It will be necessary to make provision for genuine periods of non-use of a vehicle, for example, in the cases of people who are ill or working overseas. It is proposed to introduce a system like the statutory off-road notification system used in the United Kingdom. A declaration will only be possible in advance for a specified period. The minimum period will be three months - the same as the minimum taxation period - and the maximum period will be 12 months. The declaration must be made in the month before tax is due to expire. This measure was recommended in the report of the local government efficiency review group. It is the largest single element, in value terms, of the report that falls to be delivered by my colleague, the Minister for the Environment, Community and Local Government, Deputy Phil Hogan. It should be noted that the 2011 annual report of the Comptroller and Auditor General contained a chapter highlighting the level of motor tax evasion and recommending that a more robust system than the present one be put in place. The system provided for in the Bill conforms to an important element of the recommendations made by the Comptroller and Auditor General.
I would like to go through some of the specific arrangements proposed. A declaration of non-use must be made in the month before motor tax or an earlier declaration of non-use expires. Owners of new or newly purchased vehicles will have ten days from the date of purchase to furnish a declaration if the vehicle is not to be used immediately. The vehicle can be declared off the road for any period, in whole months, of between three and 12 months. In the month before the declaration expires the owner will receive a renewal notice and can then either tax the vehicle or make a further declaration of non-use, again for a period of between three and 12 months. One can put the vehicle back on the road at any time during the non-use period by taxing it. In such circumstances the non-use declaration will be deemed to have been cancelled. A vehicle may be used during the period of a non-use declaration solely for the purposes of bringing it to or from a test centre, or bringing it to or from premises for repairs when an appointment has been made with an authorised tester after the repairs have been carried out for a subsequent test.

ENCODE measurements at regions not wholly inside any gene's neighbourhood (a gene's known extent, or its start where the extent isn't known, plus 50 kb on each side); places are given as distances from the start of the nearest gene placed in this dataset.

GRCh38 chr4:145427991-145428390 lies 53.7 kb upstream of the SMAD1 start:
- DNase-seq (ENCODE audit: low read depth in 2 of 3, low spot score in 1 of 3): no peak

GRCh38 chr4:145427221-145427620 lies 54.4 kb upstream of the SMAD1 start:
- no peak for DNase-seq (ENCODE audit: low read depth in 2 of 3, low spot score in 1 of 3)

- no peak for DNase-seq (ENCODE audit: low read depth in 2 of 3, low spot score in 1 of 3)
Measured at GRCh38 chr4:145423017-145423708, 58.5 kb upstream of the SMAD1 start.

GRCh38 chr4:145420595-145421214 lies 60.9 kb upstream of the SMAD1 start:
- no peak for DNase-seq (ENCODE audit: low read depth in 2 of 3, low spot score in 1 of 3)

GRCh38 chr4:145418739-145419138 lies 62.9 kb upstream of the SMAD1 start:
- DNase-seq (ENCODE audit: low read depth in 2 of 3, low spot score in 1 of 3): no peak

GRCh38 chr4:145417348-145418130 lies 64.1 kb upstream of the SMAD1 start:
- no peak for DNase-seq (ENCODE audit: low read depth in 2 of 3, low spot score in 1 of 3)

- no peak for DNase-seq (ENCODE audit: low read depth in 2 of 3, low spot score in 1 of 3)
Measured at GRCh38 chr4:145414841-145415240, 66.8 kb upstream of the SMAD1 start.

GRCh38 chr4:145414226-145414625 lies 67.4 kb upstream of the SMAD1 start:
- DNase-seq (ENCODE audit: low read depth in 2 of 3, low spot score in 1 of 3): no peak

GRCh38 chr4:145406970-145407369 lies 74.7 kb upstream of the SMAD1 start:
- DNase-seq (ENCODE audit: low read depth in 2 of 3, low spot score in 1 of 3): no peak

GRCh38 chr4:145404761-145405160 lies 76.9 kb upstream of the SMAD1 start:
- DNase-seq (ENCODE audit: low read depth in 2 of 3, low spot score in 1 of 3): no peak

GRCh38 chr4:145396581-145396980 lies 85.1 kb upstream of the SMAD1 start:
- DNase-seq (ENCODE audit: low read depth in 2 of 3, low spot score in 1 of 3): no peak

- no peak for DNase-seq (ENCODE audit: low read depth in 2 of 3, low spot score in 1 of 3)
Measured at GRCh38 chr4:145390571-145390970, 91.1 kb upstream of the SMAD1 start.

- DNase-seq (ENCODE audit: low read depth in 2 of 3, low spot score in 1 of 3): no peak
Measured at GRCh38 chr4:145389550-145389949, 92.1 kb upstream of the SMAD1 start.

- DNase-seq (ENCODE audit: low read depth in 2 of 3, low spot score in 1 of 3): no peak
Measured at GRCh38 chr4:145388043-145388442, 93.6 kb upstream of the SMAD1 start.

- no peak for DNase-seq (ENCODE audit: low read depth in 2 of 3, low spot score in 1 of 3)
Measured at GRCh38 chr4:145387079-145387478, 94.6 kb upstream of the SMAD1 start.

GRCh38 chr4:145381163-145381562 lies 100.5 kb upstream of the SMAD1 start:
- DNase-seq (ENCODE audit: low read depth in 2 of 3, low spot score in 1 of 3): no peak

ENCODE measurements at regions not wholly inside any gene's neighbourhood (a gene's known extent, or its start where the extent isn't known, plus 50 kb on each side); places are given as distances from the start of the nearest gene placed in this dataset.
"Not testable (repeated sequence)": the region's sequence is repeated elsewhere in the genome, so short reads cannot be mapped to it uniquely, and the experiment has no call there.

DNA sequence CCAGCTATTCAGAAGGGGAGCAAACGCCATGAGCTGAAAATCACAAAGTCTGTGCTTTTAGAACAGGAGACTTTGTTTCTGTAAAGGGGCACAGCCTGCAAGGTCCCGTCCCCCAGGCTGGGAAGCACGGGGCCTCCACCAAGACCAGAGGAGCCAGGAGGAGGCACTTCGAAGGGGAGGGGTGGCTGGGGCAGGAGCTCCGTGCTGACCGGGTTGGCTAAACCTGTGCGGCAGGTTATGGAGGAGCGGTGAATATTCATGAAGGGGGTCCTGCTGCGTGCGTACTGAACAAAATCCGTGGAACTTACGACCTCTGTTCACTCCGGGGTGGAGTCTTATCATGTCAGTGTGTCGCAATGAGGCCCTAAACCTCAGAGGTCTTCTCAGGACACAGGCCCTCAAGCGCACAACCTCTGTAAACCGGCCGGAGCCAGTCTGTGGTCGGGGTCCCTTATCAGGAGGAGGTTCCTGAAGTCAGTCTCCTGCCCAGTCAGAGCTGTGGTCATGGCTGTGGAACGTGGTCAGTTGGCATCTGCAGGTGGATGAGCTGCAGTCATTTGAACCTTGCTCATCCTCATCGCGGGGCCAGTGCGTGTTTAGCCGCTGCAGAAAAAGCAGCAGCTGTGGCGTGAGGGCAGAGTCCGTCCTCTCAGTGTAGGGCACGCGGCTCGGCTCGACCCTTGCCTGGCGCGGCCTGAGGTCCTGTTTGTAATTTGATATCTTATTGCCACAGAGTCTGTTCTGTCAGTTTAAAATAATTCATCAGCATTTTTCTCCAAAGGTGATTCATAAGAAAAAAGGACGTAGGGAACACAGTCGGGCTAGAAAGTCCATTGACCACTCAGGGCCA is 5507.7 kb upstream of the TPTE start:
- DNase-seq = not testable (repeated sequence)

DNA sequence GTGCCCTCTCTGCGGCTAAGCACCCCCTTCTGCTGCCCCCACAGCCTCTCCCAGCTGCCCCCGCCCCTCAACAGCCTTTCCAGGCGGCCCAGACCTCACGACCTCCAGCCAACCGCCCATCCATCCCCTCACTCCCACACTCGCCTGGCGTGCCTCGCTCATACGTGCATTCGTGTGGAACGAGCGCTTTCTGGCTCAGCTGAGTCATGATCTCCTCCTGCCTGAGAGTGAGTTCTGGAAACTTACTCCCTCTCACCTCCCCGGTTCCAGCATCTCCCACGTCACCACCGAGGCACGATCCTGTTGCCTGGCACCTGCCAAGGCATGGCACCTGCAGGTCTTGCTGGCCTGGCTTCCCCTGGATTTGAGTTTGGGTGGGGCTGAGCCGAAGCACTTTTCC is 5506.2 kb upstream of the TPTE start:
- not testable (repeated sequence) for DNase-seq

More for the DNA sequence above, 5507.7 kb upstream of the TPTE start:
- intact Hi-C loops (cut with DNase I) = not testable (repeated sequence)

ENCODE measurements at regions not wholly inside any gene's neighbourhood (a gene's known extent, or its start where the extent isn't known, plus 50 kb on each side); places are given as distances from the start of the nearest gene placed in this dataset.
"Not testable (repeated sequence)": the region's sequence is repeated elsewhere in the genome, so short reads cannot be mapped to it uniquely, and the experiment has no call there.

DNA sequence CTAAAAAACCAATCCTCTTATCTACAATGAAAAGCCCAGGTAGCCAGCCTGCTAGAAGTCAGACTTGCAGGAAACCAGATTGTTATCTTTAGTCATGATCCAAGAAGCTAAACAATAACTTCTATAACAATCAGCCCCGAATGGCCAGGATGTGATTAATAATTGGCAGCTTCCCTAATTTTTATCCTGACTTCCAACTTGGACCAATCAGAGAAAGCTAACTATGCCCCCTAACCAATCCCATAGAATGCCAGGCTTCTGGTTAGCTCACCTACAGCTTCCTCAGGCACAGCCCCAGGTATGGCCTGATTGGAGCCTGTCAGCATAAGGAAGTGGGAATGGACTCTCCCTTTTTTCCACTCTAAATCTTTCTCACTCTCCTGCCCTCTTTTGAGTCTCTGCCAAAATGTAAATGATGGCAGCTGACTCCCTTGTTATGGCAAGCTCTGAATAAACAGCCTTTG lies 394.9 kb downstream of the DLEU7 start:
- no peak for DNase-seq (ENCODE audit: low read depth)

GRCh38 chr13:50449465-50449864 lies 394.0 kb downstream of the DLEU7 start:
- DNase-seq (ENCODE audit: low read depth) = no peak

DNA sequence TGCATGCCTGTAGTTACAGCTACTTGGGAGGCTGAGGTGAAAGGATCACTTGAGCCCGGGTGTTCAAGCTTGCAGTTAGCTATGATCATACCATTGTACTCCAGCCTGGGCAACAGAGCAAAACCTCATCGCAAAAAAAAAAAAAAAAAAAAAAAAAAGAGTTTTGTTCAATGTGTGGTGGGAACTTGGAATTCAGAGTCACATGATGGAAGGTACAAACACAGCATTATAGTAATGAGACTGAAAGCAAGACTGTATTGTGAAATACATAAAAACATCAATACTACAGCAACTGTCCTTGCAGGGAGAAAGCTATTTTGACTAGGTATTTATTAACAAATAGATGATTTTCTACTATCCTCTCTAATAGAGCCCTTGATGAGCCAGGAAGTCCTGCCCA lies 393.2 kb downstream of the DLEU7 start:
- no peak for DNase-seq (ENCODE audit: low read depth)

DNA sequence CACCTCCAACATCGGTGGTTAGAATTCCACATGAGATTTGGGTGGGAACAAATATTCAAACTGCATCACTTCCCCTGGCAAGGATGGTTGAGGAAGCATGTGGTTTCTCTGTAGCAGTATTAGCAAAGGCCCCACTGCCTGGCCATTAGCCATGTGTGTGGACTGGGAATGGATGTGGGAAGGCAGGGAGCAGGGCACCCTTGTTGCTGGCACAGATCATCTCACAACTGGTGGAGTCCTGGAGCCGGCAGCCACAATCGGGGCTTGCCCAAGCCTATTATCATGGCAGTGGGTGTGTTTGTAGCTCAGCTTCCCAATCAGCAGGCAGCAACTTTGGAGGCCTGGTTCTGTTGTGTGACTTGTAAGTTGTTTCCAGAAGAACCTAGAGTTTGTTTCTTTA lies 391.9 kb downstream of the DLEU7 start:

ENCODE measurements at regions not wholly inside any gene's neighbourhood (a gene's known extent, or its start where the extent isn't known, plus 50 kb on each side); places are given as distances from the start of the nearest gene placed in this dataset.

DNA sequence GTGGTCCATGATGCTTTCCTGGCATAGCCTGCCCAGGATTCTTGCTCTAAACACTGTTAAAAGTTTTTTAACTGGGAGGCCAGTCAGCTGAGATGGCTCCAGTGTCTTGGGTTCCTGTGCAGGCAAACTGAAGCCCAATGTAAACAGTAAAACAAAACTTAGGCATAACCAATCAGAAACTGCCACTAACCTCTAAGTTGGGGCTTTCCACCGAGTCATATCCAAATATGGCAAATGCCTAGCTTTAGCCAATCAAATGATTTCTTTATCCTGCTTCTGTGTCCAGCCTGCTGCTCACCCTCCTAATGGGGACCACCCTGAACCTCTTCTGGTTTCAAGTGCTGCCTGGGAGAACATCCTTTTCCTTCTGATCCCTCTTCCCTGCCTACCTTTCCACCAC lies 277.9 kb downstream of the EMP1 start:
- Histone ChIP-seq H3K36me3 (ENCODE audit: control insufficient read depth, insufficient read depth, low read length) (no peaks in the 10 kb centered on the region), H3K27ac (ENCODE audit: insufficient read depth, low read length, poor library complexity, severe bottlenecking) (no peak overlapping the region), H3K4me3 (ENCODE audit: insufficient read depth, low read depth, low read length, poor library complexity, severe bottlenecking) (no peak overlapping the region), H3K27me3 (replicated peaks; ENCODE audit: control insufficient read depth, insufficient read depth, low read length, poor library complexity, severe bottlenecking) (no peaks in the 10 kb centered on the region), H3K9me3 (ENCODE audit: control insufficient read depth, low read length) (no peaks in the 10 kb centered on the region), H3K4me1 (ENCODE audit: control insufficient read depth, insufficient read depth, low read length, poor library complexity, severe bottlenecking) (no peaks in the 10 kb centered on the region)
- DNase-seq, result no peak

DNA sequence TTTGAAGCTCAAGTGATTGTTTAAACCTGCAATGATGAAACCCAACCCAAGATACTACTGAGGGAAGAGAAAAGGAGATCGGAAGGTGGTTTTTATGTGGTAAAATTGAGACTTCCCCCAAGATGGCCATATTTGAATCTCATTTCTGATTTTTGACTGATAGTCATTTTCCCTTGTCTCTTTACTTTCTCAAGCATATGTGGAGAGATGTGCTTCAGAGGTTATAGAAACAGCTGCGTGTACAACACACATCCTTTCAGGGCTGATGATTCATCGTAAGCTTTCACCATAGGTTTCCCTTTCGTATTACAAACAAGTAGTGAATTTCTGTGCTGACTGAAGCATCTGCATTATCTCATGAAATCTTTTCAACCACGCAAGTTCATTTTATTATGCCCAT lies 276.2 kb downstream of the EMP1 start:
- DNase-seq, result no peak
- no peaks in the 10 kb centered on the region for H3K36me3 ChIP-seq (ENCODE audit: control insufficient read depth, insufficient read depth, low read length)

The Bill creates an offence of making a false or misleading non-use declaration with liability to a fine of up to €4,000 and-or six months imprisonment on summary conviction. This will be in addition to the existing penalties for non-display of a valid motor tax disc. While the Bill provides for an administration fee to be prescribed, we do not plan at this moment to prescribe a fee. The emphasis is on ensuring vehicle owners take the opportunity to regularise their affairs. There will be a three month transition period in which to do so. Following that period - the exact date will depend on the progress of the Bill through the Houses of the Oireachtas - it will no longer be possible to make a retrospective declaration of non-use. The Minister intends to widely publicise the proposed changes in the coming months with a view to ensuring motorists are aware of their obligations in this regard.